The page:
Hi, I just read your article Titled “Can You ‘Opt Out’ of Homework?” (Click HERE for the original article.) I enjoyed the article but I guess I need a more concrete answer to the question of my legal homework rights: CAN I LEGALLY OPT OUT OF HOMEWORK FOR MY CHILD?
– Dawn, SOAR® Parent
The answer is a resounding, Yes!
When homework begins to erode family relationships and/or increases the students anxiety, its time to make modifications. First, try communicating and working collaboratively with teachers and administrators. If that doesn’t work, then you do have legal homework rights…
Legal Homework Rights
You absolutely do have legal rights to put reasonable limits on your child’s homework time. The legal tool you want to use is called a 504. For a link that provides a quick overview to the 504 law, click HERE.
504: The Legal Homework Rights Tool
Basically, the 504 law refers to legal homework rights (known as “accommodations”) that must be made for a child’s “impairment.” As you’ll read, “impairments” are defined very loosely throughout the law, and this is done purposely to accommodate all students’ various needs. If your child has a diagnosis of ADHD, Dyslexia, etc. that will help, but it’s not necessary.
I have seen the 504 law used throughout my career as an educator for students and families exercising their legal homework rights. I have also used it with my own children to get schools to accommodate what I felt was appropriate.
The 504 Process
The actual 504 process includes paperwork and a series of meetings. The meetings typically include a school counselor, a teacher, an administrator, and you and your child. In the meeting, all of your concerns will be documented and specific actions or remedies (like limiting homework) will be recorded. This document becomes a legally binding contract that your child’s teacher and administrator are required to uphold.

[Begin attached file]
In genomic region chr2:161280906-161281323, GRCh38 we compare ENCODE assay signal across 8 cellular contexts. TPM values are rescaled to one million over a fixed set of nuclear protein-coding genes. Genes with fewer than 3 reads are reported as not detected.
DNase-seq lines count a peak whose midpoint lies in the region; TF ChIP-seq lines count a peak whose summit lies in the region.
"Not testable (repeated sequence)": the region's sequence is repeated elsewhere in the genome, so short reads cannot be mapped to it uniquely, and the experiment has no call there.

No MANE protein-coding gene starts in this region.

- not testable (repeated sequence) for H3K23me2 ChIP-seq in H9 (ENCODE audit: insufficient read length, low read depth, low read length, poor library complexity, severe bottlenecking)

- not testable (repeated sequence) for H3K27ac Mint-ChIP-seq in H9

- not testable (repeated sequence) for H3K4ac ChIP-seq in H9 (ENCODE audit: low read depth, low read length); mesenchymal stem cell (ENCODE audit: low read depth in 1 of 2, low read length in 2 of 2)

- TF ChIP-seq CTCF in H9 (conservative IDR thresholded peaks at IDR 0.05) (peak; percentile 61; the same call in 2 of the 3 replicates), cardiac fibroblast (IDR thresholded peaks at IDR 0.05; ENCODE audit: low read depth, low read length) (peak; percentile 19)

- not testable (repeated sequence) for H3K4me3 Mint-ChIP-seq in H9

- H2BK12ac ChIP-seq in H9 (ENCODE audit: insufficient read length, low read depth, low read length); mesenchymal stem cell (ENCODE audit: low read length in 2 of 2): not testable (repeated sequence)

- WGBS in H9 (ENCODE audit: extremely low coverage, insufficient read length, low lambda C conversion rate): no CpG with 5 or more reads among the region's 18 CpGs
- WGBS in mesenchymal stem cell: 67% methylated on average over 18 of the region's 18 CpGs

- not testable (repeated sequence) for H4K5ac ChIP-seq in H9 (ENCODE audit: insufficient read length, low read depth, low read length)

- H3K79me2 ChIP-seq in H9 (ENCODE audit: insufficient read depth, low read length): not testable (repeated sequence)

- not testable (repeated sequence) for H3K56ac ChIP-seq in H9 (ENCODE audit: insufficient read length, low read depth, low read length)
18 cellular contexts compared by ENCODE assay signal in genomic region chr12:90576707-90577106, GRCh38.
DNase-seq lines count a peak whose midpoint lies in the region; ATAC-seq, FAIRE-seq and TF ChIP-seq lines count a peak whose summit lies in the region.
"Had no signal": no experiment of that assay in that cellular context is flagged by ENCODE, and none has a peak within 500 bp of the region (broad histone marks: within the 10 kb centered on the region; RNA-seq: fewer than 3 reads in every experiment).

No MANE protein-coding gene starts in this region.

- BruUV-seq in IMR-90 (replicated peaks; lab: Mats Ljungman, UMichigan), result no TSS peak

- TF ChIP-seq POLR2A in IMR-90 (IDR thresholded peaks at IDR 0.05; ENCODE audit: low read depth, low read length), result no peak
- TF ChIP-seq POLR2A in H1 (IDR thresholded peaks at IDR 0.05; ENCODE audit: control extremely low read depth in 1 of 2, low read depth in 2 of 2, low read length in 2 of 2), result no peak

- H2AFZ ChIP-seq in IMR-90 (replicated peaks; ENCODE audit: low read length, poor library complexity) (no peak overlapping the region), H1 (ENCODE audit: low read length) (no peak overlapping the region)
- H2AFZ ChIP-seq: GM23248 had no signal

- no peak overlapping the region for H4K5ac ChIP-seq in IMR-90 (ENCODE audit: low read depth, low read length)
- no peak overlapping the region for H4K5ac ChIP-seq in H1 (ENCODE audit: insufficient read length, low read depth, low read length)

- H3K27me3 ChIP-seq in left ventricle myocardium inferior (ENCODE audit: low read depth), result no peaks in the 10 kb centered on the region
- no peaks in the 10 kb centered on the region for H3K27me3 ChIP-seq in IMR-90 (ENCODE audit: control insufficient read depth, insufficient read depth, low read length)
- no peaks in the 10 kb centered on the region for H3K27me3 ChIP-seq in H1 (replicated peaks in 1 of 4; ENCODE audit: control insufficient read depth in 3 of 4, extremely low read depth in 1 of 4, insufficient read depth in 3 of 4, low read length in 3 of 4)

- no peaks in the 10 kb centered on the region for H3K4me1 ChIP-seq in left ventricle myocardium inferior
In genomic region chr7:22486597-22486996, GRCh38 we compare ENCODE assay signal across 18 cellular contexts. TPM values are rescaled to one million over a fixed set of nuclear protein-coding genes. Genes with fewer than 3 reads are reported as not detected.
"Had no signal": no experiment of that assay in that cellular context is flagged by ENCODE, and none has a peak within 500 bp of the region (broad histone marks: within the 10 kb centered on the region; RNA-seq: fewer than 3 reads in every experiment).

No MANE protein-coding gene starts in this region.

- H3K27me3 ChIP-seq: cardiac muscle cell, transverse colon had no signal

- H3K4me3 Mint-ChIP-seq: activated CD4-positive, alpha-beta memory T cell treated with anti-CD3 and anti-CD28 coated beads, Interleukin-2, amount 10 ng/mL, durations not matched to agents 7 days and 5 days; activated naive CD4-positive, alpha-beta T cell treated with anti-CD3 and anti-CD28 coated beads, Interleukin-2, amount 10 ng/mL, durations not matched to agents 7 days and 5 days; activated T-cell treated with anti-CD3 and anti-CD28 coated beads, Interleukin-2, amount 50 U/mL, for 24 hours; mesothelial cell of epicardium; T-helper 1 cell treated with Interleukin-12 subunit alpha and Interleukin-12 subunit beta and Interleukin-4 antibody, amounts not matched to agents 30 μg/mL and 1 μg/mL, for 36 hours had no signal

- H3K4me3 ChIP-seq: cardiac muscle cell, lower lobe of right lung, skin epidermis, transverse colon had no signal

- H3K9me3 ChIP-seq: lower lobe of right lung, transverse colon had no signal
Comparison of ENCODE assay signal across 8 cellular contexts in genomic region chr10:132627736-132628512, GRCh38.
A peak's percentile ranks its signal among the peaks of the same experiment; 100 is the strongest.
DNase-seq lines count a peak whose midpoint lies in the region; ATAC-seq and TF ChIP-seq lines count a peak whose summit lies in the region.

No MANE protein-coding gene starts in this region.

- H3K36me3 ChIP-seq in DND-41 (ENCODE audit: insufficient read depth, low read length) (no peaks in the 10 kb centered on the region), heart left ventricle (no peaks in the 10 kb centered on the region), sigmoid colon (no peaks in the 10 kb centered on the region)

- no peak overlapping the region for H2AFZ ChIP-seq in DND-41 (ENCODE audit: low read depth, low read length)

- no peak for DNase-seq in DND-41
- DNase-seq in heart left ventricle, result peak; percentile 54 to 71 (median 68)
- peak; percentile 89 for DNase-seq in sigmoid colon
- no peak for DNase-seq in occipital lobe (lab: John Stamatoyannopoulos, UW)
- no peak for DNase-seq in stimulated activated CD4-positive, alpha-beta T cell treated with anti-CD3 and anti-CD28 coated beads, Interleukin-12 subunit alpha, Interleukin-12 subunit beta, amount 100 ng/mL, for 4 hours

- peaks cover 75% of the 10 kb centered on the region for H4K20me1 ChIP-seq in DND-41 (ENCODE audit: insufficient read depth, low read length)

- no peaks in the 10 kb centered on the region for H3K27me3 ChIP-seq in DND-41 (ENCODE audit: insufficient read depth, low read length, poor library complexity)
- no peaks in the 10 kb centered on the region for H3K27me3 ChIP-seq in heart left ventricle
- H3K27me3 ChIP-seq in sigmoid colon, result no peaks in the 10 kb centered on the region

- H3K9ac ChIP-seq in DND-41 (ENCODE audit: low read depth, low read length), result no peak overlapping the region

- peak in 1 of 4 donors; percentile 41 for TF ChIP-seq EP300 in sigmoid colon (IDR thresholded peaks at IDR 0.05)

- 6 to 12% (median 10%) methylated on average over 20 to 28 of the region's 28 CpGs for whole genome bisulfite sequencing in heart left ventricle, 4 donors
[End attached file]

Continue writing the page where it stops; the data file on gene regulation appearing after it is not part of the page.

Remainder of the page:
Legal Homework Rights:
What’s a Reasonable Amount of Time for Homework?
So, what is a reasonable recommendation regarding time spent on homework?
We support the “10 Minute Rule.” That’s a maximum of 10 minutes times the grade-level of the child. So, 10-minute max for 1st grade, 20-minute max for 2nd grade, up to 120-minute max for 12th grade.
The “10-minute rule” is a great accommodation for a 504, because it is set to increase the limit on homework time as the child progresses through school. We’re not talking about eliminating homework just to create an easy path for our children. Parents that have significant battles over homework, that can easily last an hour or more, understand that homework reaches a point where it is not productive.
Too much homework is destructive to motivation, self-esteem, and to family relationships. So, don’t be afraid to exercise your legal rights. This is the point where we want to pursue our legal homework rights.
In addition to pursuing 504 accommodations, you may want to give your students better skills to handle the demands of school. To learn more about the SOAR® Parent Products, click HERE.